Lucy Pawlak: The Halfway House
24.11.07 – 26.01.08
You are cordially invited to The Halfway House One thousand years ago tomorrow from a room between London and Warszawa with Lucy Pawlak and special guests Martin Clark and Gil Leung.
The Halfway House is neither here nor there. It is not "now" or "then". It could be the inn midway between two towns (a service station or a travel lodge) or a house for prisoners crossing from inside to outside. It might recall absent rooms or present events passed.
The Halfway House at domobaal will consist of two filmed spaces; both are shot in and around a flat in Warsaw, Poland. The flat operates as a site for an ongoing series of collaborative projects Pawlak is involved in, as well as for her own film project.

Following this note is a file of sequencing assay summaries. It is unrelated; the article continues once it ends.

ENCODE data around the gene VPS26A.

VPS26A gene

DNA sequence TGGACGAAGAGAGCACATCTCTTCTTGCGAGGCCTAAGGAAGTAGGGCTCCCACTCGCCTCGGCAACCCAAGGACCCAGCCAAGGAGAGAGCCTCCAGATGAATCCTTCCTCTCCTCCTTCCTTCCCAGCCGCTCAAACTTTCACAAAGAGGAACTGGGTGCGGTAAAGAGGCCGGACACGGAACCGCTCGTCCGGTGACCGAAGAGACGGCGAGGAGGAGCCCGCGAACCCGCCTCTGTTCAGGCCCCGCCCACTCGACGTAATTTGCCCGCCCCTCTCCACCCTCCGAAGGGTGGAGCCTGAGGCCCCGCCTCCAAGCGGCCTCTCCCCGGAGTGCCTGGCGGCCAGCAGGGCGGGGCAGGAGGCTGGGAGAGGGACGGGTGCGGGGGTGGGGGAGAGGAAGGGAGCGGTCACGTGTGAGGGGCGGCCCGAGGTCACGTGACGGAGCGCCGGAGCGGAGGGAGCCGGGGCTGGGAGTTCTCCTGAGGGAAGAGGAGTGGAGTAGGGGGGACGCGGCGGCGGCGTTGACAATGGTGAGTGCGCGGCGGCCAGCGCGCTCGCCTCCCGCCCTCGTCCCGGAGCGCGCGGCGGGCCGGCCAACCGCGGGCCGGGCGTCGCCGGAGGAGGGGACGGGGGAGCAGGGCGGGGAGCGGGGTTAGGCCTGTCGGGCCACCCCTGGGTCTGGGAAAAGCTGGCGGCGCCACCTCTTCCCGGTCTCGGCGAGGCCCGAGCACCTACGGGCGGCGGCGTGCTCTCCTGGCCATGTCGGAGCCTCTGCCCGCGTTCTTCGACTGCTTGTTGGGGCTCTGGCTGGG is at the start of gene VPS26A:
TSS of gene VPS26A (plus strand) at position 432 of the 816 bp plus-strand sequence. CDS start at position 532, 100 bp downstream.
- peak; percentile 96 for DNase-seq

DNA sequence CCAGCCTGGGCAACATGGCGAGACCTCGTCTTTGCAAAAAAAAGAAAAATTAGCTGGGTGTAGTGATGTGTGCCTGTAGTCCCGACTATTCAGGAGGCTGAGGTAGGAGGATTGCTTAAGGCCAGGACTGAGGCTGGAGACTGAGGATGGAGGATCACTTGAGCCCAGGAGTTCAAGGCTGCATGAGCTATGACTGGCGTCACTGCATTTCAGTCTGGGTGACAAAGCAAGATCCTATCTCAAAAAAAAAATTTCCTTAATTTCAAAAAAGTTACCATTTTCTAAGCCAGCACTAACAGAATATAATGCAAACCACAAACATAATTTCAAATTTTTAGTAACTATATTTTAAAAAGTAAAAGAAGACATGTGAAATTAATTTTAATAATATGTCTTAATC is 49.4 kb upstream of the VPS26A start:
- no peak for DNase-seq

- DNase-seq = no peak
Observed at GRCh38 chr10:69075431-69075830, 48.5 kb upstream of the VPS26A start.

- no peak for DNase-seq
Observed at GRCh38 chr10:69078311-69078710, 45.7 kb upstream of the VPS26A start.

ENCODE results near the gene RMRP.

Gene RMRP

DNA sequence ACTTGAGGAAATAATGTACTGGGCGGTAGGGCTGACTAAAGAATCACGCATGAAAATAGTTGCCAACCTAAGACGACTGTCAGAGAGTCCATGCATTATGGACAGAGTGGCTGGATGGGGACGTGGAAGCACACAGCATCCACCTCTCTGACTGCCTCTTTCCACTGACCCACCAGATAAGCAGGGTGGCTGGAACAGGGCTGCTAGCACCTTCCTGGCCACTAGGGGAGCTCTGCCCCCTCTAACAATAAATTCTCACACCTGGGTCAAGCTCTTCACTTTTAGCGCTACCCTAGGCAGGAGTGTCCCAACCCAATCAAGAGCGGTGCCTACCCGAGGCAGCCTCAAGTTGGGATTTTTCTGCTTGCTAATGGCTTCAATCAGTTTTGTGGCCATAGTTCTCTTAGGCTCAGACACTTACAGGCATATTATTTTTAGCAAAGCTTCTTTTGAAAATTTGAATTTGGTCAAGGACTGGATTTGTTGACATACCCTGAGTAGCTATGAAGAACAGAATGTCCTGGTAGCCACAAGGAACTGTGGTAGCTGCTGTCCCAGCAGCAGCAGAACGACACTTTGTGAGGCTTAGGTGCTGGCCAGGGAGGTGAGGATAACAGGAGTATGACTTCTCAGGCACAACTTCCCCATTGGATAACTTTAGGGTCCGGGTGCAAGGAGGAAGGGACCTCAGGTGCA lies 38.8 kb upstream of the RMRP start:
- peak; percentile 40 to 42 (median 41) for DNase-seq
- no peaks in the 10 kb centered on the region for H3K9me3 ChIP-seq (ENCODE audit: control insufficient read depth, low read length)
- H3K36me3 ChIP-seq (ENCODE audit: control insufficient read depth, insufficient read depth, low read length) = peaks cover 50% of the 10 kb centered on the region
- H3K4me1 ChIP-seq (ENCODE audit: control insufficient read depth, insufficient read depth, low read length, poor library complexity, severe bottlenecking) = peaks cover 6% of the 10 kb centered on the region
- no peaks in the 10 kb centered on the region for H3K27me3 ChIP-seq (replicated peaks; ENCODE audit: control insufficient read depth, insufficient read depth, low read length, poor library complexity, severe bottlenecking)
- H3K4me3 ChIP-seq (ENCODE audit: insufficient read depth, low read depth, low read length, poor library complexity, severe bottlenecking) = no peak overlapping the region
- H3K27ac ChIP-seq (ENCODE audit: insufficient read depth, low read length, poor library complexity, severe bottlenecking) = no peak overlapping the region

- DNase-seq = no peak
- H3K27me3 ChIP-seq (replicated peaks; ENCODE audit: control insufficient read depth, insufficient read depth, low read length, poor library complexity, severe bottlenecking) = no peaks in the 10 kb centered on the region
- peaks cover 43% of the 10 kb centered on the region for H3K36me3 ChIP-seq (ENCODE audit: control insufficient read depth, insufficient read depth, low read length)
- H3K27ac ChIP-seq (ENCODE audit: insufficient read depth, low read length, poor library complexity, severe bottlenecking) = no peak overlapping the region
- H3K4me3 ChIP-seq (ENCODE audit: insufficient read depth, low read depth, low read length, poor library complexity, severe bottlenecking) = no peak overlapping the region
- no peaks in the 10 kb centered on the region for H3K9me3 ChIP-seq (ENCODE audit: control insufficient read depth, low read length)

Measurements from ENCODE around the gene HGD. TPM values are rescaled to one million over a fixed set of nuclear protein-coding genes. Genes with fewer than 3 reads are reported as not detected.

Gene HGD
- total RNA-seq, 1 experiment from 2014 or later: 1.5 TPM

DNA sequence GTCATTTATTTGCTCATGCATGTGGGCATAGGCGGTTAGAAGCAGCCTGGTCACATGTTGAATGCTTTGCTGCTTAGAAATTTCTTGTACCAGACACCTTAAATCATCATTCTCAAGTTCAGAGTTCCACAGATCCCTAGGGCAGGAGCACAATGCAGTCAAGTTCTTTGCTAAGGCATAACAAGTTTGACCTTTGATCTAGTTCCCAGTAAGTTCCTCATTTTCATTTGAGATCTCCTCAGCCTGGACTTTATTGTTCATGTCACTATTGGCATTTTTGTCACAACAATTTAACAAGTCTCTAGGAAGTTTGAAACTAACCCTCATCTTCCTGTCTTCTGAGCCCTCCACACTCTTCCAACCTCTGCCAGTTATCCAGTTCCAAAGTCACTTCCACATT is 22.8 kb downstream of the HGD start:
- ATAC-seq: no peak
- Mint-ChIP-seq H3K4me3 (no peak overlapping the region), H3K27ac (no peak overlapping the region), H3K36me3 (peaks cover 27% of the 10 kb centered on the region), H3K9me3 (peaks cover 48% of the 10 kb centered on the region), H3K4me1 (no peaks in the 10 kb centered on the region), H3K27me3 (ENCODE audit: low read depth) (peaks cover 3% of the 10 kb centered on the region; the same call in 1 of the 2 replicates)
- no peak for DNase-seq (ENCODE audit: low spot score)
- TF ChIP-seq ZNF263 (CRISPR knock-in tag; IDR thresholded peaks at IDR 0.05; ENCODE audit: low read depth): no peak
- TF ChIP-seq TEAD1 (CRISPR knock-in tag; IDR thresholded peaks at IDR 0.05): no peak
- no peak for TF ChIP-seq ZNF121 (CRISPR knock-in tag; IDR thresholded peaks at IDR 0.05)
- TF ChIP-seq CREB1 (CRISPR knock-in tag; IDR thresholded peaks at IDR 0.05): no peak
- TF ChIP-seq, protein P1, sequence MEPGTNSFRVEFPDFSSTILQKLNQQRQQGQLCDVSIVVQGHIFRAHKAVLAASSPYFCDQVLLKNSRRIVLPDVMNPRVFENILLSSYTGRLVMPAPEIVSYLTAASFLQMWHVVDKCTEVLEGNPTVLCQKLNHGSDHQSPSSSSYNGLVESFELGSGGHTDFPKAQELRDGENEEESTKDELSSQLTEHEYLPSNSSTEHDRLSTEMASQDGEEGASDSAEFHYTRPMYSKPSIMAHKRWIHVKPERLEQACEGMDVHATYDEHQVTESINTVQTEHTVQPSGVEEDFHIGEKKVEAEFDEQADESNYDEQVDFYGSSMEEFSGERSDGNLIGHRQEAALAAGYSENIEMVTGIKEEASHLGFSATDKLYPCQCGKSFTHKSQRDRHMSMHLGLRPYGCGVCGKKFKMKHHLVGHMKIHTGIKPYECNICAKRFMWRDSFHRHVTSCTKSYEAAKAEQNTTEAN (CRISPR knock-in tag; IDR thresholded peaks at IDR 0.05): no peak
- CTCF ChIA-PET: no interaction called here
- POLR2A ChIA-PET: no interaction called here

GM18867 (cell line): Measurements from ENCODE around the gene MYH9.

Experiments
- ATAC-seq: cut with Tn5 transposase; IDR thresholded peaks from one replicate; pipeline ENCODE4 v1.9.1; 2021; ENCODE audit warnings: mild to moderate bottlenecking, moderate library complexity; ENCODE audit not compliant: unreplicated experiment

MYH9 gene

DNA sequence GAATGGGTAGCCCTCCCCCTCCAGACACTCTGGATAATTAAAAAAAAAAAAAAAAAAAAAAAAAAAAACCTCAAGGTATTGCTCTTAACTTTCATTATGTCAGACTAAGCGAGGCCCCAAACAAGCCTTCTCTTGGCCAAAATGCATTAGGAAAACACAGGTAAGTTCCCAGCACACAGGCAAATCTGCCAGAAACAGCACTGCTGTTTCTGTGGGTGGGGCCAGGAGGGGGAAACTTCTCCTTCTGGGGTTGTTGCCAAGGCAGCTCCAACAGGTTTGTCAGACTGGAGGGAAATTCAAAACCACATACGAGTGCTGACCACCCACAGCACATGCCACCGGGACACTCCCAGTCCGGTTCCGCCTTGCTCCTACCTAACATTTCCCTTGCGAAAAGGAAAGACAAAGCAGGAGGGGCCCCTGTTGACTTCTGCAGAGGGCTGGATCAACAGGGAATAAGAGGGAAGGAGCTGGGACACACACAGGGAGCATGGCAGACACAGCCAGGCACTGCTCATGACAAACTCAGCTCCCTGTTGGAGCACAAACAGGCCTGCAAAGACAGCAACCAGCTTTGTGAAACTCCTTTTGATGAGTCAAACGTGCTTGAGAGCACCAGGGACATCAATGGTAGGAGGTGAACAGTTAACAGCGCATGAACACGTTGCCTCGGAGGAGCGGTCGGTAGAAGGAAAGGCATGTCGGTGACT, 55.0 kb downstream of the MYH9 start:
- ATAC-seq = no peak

"Here in Warsaw on Ulica Wspólna 71/9 I am surrounded by cracks and gaps, marks and loose wires, is this the beginning of my breakdown? The flat was previously an office – each wall has internet connection cords spurting from it, the ceilings are false and covered with plastic tiles – the signifier for 'office'. The light patches on the yellowing walls are the ghosts of spreadsheets and timetables. Everything is labeled 'high security' – the windows all have a sticker that announces S.M.A. SYSTEM MONITOROWANIA ALARMÓW and a phone number for a dial–a–vigilante service – I suppose it was full of computers once upon a time. The bars that are on every window don't seem to bother me. The alarm system flashes red and green and appears to be trying to decide between calling the police, the fire brigade or an ambulance. It only ever says it is 'ready', so far it has not flicked to 'ARMED' so I have resolved not to touch it – 'ready' seems preferable to 'ARMED'. Motion sensors are fixed in the corner of every room – the blank white faces gaze down at me benevolently and when I get out of bed at night a green l.e.d. blinks on and off. Amongst the flat's various stunning original features is a radiator that has crawled halfway up the wall, everyone says it is typical of communism – bad design and impractical, but I like it. Another original feature worthy of note is a soiled poster of the woods that had been stuck lopsided below the radiator. It seems deeply tragic but tinged with sweetness – the parting gift from the previous residents – "take this, you are going to need it…" My little apartment block crouches in the shade of the gleaming glinting black rectangle that is the Marriott Hotel, complete with Casino, Caviar, Panorama Bar on the 40th floor and Sushi Snacks."